Cardiometabolic disease risk in metabolically healthy and unhealthy obesity

Stability of metabolic health status in adults

Fangjian Guo, W. Timothy Garvey

Research output: Contribution to journalArticle

33 Citations (Scopus)

Abstract

Objective To assess the stability of metabolic status and body mass index (BMI) status and their relative contribution to risk of diabetes, cardiovascular events, and mortality. Methods A total of 14,685 participants from the Atherosclerosis Risk in Communities Study and 4,990 from the Coronary Artery Risk Development in Young Adults Study were included. People with healthy obesity (HO) are defined as those meeting all three indices of blood pressure, blood glucose, and blood lipids. People with unhealthy obesity crossed the risk threshold for all three criteria. Results In both healthy and unhealthy subgroups, risks for coronary heart disease (CHD), stroke, and mortality were comparable among BMI status during a mean 18.7-year follow-up. When compared with HO, hazard ratios were increased for diabetes (5.56, 95% confidence interval [CI] 4.12-7.48), CHD (5.60, 95% CI 3.14-9.98), stroke (4.84, 95% CI 2.13-10.97), and mortality (2.6, 95% CI 1.88-3.61) in people with unhealthy obesity. BMI only moderately increased the risks for diabetes among healthy subjects. In the Coronary Artery Risk Development in Young Adults Study over 20 years, 17.5% of lean subjects and 67.3% of overweight subjects at baseline developed obesity during follow-up. Despite rising BMI, metabolic status remained relatively stable. Conclusions Metabolic status is relatively stable despite rising BMI. HO had lower risks for diabetes, CHD, stroke, and mortality than unhealthy subjects but increased diabetes risks than healthy lean people. Cardiometabolic risk factors confer much higher risk than obesity per se.

Original languageEnglish (US)
Pages (from-to)516-525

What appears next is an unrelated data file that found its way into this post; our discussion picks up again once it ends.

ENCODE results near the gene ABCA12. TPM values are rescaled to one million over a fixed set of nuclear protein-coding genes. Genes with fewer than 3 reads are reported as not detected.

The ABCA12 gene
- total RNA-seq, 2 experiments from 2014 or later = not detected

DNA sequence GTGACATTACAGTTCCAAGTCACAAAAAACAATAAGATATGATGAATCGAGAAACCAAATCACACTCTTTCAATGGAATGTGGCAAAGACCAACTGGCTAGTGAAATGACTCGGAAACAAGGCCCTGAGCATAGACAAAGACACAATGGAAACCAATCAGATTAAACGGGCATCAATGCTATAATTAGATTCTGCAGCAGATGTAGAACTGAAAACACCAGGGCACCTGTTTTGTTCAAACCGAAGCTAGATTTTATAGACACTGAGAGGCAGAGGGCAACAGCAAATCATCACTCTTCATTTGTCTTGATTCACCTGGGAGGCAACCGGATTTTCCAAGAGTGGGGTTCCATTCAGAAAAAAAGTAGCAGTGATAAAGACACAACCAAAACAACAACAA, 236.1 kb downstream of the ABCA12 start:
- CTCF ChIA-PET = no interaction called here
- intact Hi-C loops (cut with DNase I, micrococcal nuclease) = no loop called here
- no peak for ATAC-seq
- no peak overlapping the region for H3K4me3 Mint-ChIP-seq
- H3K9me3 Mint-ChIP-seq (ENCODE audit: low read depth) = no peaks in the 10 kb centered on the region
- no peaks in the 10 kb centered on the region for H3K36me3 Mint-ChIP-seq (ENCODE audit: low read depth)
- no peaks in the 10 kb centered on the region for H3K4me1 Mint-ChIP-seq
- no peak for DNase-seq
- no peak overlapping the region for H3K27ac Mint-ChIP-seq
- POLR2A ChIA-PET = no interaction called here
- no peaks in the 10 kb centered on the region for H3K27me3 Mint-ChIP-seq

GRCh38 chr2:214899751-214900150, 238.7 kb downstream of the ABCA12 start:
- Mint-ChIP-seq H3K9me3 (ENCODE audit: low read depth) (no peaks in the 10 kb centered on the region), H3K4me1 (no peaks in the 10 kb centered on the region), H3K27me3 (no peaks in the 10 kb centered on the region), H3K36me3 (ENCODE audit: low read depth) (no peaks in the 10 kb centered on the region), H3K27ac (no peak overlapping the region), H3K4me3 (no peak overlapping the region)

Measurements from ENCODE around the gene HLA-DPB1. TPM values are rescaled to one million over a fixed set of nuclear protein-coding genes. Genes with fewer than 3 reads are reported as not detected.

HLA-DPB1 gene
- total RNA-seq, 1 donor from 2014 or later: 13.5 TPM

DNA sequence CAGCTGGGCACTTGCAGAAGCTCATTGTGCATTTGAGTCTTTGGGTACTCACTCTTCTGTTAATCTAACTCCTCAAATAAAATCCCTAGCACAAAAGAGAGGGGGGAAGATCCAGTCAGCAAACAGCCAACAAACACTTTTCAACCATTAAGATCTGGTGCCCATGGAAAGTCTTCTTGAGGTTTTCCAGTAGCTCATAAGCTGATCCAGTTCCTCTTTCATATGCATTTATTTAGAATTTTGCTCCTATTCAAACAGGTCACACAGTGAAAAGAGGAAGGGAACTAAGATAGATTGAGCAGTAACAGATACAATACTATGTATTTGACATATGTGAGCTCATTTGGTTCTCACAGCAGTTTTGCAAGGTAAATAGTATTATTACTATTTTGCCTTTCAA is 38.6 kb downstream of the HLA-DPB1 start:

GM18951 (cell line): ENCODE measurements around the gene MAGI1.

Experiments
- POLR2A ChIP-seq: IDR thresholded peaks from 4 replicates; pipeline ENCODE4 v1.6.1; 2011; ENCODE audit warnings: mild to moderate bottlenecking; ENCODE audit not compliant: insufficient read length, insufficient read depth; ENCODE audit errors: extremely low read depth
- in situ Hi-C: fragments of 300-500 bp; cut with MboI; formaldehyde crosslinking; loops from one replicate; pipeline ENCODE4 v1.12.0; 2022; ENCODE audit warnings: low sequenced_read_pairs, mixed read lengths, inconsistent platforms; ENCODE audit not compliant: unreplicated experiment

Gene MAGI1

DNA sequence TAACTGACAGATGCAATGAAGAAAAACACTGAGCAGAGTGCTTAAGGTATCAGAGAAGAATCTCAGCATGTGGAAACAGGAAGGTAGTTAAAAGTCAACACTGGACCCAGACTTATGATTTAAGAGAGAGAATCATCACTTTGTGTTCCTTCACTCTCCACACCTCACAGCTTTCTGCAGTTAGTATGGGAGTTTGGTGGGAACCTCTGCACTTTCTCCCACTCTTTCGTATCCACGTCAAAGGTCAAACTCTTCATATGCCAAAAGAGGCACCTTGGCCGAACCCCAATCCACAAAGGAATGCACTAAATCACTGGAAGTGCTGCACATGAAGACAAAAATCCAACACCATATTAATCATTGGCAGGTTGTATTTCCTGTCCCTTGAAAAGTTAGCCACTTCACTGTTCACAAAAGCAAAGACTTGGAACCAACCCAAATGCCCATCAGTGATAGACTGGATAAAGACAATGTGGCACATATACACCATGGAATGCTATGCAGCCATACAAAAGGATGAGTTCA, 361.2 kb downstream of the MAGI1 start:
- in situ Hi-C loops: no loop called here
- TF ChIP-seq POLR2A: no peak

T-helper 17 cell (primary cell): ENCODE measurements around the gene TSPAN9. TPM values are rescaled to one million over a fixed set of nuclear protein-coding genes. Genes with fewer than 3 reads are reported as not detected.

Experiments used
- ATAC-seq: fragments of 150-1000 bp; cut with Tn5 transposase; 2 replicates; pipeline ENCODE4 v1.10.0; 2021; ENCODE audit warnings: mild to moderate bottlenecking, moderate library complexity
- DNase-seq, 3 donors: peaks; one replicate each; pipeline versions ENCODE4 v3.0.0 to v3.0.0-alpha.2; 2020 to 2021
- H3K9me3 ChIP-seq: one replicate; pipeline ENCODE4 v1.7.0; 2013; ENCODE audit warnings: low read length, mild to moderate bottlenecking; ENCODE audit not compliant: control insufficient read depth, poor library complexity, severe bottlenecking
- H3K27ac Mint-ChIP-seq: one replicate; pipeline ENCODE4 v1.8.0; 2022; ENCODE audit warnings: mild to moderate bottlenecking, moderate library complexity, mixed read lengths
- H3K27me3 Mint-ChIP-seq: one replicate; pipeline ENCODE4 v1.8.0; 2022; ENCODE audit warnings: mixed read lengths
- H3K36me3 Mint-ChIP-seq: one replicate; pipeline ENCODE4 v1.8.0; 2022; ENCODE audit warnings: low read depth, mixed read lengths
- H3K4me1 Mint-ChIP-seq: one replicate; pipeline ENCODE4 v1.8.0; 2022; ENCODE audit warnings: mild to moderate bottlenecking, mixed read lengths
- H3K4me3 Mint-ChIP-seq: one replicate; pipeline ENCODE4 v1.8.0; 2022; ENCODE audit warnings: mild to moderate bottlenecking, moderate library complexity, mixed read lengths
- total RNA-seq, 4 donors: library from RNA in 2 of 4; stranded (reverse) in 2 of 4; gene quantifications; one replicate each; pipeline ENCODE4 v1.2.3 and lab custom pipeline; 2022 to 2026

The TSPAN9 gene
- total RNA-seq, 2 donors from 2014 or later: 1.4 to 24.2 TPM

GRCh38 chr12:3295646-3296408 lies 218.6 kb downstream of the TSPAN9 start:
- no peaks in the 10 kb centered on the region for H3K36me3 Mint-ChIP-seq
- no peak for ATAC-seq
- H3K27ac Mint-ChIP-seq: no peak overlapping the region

Number of pages10
JournalObesity
Volume24
Issue number2
DOIs
StatePublished - Feb 1 2016

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Health Status
Obesity
Body Mass Index
Confidence Intervals
Coronary Disease
Mortality
Stroke
Young Adult
Coronary Vessels
Metabolically Benign Obesity
Blood Glucose
Atherosclerosis
Healthy Volunteers
Blood Pressure
Lipids

ASJC Scopus subject areas

  • Endocrinology
  • Medicine (miscellaneous)
  • Endocrinology, Diabetes and Metabolism
  • Nutrition and Dietetics

Cite this

Cardiometabolic disease risk in metabolically healthy and unhealthy obesity : Stability of metabolic health status in adults. / Guo, Fangjian; Garvey, W. Timothy.

In: Obesity, Vol. 24, No. 2, 01.02.2016, p. 516-525.

Research output: Contribution to journalArticle

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abstract = "Objective To assess the stability of metabolic status and body mass index (BMI) status and their relative contribution to risk of diabetes, cardiovascular events, and mortality. Methods A total of 14,685 participants from the Atherosclerosis Risk in Communities Study and 4,990 from the Coronary Artery Risk Development in Young Adults Study were included. People with healthy obesity (HO) are defined as those meeting all three indices of blood pressure, blood glucose, and blood lipids. People with unhealthy obesity crossed the risk threshold for all three criteria. Results In both healthy and unhealthy subgroups, risks for coronary heart disease (CHD), stroke, and mortality were comparable among BMI status during a mean 18.7-year follow-up. When compared with HO, hazard ratios were increased for diabetes (5.56, 95{\%} confidence interval [CI] 4.12-7.48), CHD (5.60, 95{\%} CI 3.14-9.98), stroke (4.84, 95{\%} CI 2.13-10.97), and mortality (2.6, 95{\%} CI 1.88-3.61) in people with unhealthy obesity. BMI only moderately increased the risks for diabetes among healthy subjects. In the Coronary Artery Risk Development in Young Adults Study over 20 years, 17.5{\%} of lean subjects and 67.3{\%} of overweight subjects at baseline developed obesity during follow-up. Despite rising BMI, metabolic status remained relatively stable. Conclusions Metabolic status is relatively stable despite rising BMI. HO had lower risks for diabetes, CHD, stroke, and mortality than unhealthy subjects but increased diabetes risks than healthy lean people. Cardiometabolic risk factors confer much higher risk than obesity per se.",
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